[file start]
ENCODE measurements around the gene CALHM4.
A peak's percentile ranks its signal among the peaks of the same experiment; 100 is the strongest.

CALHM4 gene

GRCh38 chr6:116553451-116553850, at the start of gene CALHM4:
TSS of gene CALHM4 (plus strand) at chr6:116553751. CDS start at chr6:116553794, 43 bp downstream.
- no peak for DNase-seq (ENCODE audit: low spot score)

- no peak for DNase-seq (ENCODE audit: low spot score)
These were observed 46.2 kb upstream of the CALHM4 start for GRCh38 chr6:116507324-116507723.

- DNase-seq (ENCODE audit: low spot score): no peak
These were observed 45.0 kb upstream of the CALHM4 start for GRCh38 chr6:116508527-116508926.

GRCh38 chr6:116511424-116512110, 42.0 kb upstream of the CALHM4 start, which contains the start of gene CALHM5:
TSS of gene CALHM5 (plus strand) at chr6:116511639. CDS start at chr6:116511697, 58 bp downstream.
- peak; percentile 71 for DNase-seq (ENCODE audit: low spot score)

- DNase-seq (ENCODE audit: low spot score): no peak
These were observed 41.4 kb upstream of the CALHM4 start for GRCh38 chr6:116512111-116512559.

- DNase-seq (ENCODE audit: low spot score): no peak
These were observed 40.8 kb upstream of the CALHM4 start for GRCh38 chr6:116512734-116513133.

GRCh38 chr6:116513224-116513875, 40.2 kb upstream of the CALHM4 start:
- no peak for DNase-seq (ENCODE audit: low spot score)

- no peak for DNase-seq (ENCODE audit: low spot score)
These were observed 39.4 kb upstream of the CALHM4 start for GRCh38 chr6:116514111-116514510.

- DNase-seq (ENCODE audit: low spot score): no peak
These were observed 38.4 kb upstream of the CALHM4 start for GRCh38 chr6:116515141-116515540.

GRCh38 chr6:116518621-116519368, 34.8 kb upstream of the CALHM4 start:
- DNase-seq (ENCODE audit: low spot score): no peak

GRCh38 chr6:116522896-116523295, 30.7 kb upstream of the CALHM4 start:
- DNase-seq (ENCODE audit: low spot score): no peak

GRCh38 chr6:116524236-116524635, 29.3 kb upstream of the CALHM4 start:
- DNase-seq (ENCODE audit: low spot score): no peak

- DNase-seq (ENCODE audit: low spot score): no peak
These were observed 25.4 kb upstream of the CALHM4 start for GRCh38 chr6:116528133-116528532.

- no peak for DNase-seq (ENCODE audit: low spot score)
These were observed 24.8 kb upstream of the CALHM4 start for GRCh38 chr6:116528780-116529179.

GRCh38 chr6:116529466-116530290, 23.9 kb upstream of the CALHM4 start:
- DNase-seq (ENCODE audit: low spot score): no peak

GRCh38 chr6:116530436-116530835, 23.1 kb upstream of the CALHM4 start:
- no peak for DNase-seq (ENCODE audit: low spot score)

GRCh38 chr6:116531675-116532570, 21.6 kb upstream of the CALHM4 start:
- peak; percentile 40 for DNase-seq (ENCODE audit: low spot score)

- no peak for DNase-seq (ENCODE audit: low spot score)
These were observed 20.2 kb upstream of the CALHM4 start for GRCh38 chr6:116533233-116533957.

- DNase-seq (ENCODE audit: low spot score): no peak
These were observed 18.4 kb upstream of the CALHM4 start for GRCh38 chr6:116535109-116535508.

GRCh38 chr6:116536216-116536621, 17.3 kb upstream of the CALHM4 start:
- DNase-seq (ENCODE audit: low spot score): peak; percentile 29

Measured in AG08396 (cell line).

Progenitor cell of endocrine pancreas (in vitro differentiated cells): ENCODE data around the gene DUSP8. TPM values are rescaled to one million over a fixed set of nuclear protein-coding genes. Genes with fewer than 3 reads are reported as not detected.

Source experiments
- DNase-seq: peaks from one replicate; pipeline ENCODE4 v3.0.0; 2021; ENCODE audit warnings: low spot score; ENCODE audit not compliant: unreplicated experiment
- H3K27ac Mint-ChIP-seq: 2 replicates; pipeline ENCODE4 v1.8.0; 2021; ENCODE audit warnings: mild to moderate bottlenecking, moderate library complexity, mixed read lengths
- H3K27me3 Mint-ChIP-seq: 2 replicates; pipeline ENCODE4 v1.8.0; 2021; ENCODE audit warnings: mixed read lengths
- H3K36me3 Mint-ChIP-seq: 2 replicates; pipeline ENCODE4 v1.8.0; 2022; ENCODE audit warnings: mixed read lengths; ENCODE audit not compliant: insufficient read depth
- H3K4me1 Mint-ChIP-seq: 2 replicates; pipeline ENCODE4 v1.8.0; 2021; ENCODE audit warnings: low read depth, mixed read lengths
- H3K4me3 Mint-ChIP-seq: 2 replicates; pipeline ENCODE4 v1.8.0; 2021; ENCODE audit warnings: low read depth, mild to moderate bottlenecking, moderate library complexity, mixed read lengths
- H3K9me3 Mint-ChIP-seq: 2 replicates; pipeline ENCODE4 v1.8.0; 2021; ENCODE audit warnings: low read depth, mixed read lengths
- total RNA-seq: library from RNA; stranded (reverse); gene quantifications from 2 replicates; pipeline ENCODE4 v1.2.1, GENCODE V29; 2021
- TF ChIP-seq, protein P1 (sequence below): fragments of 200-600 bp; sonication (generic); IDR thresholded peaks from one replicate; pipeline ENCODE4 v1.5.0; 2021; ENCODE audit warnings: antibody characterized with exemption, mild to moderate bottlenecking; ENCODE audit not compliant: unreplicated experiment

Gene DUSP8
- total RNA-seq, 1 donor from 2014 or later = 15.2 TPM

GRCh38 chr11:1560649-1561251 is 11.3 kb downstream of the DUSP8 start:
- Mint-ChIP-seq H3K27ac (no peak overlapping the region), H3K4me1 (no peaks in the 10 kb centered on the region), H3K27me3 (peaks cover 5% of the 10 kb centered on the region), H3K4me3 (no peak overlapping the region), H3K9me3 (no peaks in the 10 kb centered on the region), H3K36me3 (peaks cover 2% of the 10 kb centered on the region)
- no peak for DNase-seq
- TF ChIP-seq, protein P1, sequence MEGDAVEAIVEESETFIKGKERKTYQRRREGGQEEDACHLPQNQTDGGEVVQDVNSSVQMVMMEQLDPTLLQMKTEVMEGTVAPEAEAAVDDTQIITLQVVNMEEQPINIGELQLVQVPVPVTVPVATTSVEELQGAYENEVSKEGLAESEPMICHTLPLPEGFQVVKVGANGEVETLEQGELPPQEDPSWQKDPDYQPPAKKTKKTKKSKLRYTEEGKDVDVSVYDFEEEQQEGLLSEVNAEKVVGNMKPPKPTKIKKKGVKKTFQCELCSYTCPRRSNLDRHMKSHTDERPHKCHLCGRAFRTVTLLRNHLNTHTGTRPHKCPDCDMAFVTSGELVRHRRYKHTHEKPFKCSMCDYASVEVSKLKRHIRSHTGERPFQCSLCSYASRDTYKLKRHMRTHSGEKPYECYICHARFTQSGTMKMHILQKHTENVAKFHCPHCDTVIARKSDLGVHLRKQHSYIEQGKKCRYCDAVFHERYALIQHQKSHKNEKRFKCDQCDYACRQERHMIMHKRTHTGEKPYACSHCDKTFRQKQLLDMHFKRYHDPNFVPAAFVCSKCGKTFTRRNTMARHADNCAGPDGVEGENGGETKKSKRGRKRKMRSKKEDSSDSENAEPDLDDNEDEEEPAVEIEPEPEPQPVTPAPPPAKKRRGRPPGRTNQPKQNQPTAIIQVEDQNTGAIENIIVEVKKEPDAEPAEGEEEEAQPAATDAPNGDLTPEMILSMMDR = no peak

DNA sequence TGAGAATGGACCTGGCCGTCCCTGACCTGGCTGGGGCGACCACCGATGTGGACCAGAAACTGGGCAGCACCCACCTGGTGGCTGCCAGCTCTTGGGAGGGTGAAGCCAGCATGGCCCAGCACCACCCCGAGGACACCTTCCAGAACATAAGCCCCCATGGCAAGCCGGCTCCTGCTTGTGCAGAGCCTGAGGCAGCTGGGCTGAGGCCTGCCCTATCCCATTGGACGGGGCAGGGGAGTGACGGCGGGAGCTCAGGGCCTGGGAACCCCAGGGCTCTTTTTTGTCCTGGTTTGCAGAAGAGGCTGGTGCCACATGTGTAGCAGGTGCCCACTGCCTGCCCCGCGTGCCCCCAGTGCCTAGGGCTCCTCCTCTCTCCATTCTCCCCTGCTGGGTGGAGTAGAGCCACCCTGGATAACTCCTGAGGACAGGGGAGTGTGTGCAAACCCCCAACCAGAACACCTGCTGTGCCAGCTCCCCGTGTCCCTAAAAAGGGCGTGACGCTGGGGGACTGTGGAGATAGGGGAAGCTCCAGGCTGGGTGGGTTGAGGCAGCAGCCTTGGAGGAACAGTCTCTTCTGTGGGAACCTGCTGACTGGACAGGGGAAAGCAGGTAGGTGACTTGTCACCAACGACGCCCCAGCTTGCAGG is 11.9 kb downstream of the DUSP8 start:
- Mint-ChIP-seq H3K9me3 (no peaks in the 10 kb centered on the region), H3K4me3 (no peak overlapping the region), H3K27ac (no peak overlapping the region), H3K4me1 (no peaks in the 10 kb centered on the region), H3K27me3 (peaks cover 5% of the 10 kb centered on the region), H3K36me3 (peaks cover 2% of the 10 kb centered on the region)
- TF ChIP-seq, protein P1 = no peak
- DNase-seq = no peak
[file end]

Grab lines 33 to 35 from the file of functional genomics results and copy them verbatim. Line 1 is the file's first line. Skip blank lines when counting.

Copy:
These were observed 24.8 kb upstream of the CALHM4 start for GRCh38 chr6:116528780-116529179.

GRCh38 chr6:116529466-116530290, 23.9 kb upstream of the CALHM4 start:
- DNase-seq (ENCODE audit: low spot score): no peak